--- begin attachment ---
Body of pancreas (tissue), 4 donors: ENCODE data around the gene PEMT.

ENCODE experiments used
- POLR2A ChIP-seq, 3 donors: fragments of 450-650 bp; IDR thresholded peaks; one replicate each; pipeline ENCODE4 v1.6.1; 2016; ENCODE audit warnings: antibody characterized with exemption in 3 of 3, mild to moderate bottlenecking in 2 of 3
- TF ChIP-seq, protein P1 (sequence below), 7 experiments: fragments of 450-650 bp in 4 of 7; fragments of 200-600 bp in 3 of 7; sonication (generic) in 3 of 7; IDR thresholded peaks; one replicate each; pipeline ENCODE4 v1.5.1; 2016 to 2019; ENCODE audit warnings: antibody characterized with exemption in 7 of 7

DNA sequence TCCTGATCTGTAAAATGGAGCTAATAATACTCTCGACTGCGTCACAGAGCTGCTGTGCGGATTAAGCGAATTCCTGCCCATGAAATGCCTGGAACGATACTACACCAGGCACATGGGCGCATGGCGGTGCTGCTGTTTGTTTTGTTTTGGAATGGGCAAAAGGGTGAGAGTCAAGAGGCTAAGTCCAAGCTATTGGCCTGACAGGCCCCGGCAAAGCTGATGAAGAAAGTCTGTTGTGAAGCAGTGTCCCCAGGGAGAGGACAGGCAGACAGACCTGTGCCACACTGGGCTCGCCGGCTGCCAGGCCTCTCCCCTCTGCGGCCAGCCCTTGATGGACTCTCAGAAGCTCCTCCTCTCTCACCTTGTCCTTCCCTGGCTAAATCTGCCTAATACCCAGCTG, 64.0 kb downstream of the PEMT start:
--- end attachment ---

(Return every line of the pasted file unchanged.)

Body of pancreas (tissue), 4 donors: ENCODE data around the gene PEMT.

ENCODE experiments used
- POLR2A ChIP-seq, 3 donors: fragments of 450-650 bp; IDR thresholded peaks; one replicate each; pipeline ENCODE4 v1.6.1; 2016; ENCODE audit warnings: antibody characterized with exemption in 3 of 3, mild to moderate bottlenecking in 2 of 3
- TF ChIP-seq, protein P1 (sequence below), 7 experiments: fragments of 450-650 bp in 4 of 7; fragments of 200-600 bp in 3 of 7; sonication (generic) in 3 of 7; IDR thresholded peaks; one replicate each; pipeline ENCODE4 v1.5.1; 2016 to 2019; ENCODE audit warnings: antibody characterized with exemption in 7 of 7

DNA sequence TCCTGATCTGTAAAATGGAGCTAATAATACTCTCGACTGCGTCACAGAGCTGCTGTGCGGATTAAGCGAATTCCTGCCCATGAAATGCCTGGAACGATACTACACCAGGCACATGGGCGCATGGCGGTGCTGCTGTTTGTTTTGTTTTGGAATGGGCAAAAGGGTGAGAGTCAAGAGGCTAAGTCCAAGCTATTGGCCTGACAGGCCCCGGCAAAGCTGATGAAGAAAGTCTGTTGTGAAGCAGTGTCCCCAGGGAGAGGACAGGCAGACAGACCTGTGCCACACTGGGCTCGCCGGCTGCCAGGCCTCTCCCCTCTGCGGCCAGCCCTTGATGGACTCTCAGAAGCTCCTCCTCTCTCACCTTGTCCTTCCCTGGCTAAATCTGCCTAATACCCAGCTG, 64.0 kb downstream of the PEMT start: